It's a long way home when you're trying to find your way
It's been a year of revisiting and reevaluation, so I suppose it's fitting I found myself back in Bangkok. Last November, it became the first city I had been to in Asia. Now ten months later, traveling through the continent's southeastern bloc, I suddenly found myself back in its heady mix. When our itinerary was still in its infancy, I hadn't been particularly psyched about returning. I enjoyed the Thai capital well enough the first time, but going back carried an air of "been there, done that." I didn't want to pass up the potential highlights of Seoul or Vientiane or Hanoi, none of which made our final cut, in order to retread old ground.
But as our plane touched down on Suvarnabhumi Airport, I was growing progressively more excited. As our neon-pink cab spirited us down the highway, past a proud, idiosyncratic cityscape and swarms of royal-yellow shirts (worn on Mondays especially to honor King Bhumibol), I was getting practically giddy. (Or as people who know me will tell you, as giddy as I get.) It felt like a homecoming of sorts, a known entity in a litany of unknowns. At the same time, there was a wariness too, because I had remembered Bangkok as overwhelming and intense. Last year, I had been staying near the Victory Monument, where bodies clogged the narrow streets and frantic intersections at all hours. I thought of it as a circus, a zoo, an Asian Gotham--fast, polluted, delicious, lively, sprawling, thrilling, exhausting.
What a difference ten months make. This time around, Evan and I stayed pretty far off the grid in a northern outlet a fifteen-minute walk from the Saphan Kwai Skytrain stop. Our hostel was among my favorites of the trip, because it was secluded and peaceful. A quality restaurant in the back served all my favorite traditional Thai dishes--curries, kee mao, fishcakes--at no more than seventy baht for an entree (slightly over two American dollars). Most mornings, I'd just laze around, sitting by their bathtub-sized pool, downing bottles of Tiger beer to wash down the sweet, piquant chili-pepper heat. I'd hang out listening to the German and Scottish accents intermingling, while I wrote stories in a travel-battered notebook. The irony wasn't lost on me that a resort town like Phuket proved stressful and annoying, while I'd stumbled upon true relaxation in a nonstop metropolis of millions.
When I did venture out, everything about Bangkok seemed freshly wondrous. Part of the reason was that I now knew which areas to avoid (seedy-to-the-max Pat Pong at night, for one) and what I should expect. With a second visit, I was able to custom-make my trip much like a playlist, cutting out the filler tracks, the awful skits and the misplaced experiments. When I went to the backpacker neighborhood, Khao San Road, I knew to leave after a few hours. The novelty of it wore off fast just as I knew one quick, sociological stroll past the red-lit Soi Cowboy was plenty. On the other hand, I also grasped I just had to head back to Polo Fried Chicken for another round of their incredible poultry, to stroll around the green expanses of Lumpini Park, and to take over the remotely located Khrua Rommai for another belt-testing feast. And of course, as anyone that spends even an hour in Bangkok will understand, I also knew the street food was an unmissable event. Every new street brought new smokes, new stinks, new stimuli to inhale. Food nuts there will rightfully overload on the sheer breadth of skewers, noodles, tropical fruits, raw meats, teas, desserts, stews and seafood that just a block-long walk can yield.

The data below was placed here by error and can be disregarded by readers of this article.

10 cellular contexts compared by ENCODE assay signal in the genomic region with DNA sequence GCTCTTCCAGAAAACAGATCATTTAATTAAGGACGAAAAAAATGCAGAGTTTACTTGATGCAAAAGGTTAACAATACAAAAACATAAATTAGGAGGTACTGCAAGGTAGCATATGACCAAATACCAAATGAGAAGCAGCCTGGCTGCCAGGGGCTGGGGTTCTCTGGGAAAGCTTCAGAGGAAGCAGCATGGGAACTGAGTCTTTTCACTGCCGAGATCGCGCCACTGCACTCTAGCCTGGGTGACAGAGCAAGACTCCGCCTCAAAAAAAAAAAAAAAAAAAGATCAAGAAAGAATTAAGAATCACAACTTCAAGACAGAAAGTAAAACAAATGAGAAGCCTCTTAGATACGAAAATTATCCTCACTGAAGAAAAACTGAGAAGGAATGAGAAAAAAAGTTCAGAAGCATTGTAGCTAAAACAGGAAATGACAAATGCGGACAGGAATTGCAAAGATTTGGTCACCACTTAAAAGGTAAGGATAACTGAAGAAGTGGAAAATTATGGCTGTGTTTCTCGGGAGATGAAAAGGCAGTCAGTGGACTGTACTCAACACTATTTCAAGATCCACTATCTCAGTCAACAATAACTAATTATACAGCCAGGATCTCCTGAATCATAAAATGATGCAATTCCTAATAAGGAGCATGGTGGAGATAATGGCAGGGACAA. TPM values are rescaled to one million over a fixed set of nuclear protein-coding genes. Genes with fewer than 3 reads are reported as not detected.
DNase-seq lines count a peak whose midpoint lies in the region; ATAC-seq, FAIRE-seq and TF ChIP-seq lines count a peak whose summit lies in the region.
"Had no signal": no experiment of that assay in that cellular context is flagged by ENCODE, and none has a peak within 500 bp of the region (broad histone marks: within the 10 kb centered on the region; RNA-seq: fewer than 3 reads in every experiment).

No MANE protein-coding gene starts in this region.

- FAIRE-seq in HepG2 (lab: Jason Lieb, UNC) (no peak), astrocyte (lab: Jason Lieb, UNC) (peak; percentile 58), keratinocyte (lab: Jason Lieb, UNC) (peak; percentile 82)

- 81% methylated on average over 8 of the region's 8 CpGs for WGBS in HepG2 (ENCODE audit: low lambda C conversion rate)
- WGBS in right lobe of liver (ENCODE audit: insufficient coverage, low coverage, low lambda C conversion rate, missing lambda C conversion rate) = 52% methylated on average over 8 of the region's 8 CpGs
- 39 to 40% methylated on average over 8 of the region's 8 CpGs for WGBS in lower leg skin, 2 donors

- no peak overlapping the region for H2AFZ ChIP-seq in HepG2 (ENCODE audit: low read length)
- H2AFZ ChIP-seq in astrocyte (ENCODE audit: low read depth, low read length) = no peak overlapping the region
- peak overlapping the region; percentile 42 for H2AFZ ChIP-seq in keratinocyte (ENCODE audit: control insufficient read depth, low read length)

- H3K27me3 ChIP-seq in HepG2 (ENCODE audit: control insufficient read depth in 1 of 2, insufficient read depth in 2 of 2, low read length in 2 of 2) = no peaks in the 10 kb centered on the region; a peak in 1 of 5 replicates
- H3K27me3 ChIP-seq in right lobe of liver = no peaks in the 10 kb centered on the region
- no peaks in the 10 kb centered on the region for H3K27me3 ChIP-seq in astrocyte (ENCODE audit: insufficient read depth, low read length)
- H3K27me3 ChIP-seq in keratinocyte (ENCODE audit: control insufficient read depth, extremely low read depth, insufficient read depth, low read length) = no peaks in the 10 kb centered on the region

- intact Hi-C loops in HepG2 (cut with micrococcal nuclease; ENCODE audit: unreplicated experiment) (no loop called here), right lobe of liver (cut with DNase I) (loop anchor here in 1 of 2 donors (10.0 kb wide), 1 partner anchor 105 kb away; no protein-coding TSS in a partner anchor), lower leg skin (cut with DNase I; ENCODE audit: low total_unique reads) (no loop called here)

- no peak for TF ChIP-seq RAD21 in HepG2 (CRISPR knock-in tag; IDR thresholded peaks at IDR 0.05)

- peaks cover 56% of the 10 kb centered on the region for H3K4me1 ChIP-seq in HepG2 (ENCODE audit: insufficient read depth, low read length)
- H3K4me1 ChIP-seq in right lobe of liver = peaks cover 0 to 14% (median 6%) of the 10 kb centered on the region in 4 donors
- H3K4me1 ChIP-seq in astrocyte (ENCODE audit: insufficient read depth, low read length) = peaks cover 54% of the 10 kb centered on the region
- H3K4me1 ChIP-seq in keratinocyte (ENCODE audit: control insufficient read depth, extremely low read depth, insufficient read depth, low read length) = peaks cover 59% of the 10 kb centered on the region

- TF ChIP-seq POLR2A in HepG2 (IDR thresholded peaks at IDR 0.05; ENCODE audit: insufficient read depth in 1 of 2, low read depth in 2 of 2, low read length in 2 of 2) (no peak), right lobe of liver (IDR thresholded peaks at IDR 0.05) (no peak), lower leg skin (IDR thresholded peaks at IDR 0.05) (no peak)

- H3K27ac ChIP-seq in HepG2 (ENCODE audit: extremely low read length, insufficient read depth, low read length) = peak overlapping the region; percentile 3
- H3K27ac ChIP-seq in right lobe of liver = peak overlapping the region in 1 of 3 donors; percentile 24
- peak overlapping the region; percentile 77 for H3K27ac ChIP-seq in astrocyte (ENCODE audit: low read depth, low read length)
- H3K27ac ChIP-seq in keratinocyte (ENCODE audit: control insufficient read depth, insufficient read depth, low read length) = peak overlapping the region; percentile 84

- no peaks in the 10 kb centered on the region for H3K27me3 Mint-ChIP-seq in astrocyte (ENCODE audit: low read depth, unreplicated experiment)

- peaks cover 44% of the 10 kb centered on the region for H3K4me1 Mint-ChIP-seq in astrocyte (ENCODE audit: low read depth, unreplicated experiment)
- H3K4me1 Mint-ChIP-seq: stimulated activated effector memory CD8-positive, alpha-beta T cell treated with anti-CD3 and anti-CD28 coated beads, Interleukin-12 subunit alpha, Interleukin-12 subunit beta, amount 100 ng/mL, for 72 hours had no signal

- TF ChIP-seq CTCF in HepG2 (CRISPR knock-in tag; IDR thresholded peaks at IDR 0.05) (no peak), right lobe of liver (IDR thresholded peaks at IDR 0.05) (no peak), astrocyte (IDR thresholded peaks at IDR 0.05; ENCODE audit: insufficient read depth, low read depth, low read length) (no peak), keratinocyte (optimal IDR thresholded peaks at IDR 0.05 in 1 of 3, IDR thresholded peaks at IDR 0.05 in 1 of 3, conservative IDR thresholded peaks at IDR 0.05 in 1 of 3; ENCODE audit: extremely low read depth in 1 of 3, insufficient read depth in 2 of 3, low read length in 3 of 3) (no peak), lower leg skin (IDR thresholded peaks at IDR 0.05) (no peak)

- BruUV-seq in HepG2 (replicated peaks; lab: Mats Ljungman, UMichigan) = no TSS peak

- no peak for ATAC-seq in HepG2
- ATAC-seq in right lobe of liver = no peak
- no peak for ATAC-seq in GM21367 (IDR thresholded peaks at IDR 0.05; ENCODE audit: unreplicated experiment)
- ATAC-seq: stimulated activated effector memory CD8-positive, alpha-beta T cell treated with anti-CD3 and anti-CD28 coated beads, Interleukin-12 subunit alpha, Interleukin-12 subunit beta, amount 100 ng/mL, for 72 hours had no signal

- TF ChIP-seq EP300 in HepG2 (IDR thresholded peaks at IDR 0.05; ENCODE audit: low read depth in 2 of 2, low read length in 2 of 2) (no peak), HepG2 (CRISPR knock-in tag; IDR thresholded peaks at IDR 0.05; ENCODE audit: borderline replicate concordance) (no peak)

On my first visit, I was sure that five days in Bangkok was plenty for me. I was ready to move on, needing a break from the bustle, and anticipating seeing what else Thailand had in store. However, on this return trip, I would've happily stayed behind a few more weeks. With no pressure to see any more sights or be awed by any more temples, I was free to roam as a local would. I was free to grow attached, even nostalgic, and to view the city through a wider, more informed lens. Now I understand that Bangkok is everything I first thought it was, up to and including overwhelming and intense, but it can be intimate and calm as well. It can be inviting and revitalizing, if you just slow down and give yourself the time to look.
* MP3: "You Gotta Feel It" - Spoon from Kill The Moonlight [Buy it]
* Also: On another note, this week, I had the chance to hang out with some former Stylus magazine writers as they were performing the last rites on their publication. It was your expected battle royale of debating The Blueprint vs. Reasonable Doubt, Manitoba vs. Caribou, and just how overrated the Avalanches are. If your eyeballs need a momentary rest from this here blog, definitely check out Jeff Weiss' much-beloved The Passion of the Weiss at its new home and the more recent development Flashes of Quincy as Tal gets it started over there. Oh, and what the hell, here's Barry's most canonical essay for good measure too. RIP Stylus...